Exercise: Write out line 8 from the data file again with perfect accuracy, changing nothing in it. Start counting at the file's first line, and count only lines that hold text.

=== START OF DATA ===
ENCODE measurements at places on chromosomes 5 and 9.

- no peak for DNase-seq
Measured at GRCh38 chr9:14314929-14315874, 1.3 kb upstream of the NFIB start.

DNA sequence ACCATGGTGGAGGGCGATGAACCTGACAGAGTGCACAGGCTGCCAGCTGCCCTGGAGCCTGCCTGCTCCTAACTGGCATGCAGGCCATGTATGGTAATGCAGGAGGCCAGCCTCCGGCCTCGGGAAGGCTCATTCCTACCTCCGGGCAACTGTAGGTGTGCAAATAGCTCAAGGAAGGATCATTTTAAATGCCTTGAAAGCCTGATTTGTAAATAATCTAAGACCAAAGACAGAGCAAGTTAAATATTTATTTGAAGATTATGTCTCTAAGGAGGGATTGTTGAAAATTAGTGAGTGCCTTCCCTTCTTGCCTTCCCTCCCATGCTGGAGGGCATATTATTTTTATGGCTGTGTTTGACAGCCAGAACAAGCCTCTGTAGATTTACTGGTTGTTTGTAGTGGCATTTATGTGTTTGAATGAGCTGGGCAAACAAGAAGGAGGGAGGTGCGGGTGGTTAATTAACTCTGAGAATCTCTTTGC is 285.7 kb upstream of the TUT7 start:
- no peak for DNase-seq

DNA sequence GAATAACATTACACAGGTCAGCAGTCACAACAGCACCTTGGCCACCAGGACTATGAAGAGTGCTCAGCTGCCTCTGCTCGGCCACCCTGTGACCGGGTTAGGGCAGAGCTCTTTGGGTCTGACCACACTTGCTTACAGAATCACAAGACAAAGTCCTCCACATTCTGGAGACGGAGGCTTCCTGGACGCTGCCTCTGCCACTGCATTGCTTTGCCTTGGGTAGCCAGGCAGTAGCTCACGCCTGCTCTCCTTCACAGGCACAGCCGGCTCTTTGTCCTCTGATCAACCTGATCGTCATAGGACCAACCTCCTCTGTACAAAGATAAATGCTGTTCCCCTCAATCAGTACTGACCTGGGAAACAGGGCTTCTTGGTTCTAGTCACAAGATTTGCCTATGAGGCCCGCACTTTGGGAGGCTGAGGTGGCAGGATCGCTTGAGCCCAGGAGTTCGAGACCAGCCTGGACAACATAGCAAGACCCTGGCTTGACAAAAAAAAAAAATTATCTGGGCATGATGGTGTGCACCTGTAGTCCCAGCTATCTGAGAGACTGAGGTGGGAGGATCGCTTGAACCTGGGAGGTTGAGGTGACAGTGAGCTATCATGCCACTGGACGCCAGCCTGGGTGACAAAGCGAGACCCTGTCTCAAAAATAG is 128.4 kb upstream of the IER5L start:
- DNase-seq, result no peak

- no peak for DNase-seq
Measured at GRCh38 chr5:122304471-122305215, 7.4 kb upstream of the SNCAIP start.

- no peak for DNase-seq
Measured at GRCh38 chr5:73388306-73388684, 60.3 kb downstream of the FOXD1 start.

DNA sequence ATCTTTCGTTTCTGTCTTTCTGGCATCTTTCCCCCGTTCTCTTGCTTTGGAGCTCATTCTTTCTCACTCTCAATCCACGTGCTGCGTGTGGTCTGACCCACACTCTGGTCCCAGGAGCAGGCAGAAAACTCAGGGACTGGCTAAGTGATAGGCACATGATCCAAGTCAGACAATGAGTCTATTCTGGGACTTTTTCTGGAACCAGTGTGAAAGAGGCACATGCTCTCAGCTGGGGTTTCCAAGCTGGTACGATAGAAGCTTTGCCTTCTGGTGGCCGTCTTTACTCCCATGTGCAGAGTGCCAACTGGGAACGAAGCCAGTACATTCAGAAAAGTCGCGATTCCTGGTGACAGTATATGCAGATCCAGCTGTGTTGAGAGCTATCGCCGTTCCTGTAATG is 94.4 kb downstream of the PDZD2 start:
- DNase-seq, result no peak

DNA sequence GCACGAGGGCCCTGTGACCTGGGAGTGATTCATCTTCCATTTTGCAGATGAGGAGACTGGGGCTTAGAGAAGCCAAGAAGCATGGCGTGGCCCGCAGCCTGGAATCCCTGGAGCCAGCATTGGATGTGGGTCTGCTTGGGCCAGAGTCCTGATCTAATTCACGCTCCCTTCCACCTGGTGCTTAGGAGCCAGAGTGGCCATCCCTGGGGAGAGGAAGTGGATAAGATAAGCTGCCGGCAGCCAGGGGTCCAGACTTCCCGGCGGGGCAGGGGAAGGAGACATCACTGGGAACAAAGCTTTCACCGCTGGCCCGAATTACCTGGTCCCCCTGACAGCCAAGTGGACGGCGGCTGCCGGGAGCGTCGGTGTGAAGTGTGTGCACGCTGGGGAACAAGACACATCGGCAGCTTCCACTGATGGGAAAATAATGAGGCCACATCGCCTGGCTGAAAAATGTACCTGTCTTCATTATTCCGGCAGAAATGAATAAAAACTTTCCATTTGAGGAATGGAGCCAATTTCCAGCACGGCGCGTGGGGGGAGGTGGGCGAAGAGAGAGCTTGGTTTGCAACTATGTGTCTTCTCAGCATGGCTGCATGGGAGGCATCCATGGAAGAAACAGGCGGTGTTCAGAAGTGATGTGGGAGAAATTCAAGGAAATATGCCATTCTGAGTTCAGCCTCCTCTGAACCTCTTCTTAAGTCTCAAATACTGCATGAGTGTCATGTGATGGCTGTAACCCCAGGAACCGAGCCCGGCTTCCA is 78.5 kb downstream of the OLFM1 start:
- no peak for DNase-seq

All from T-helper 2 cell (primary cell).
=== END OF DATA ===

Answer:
- no peak for DNase-seq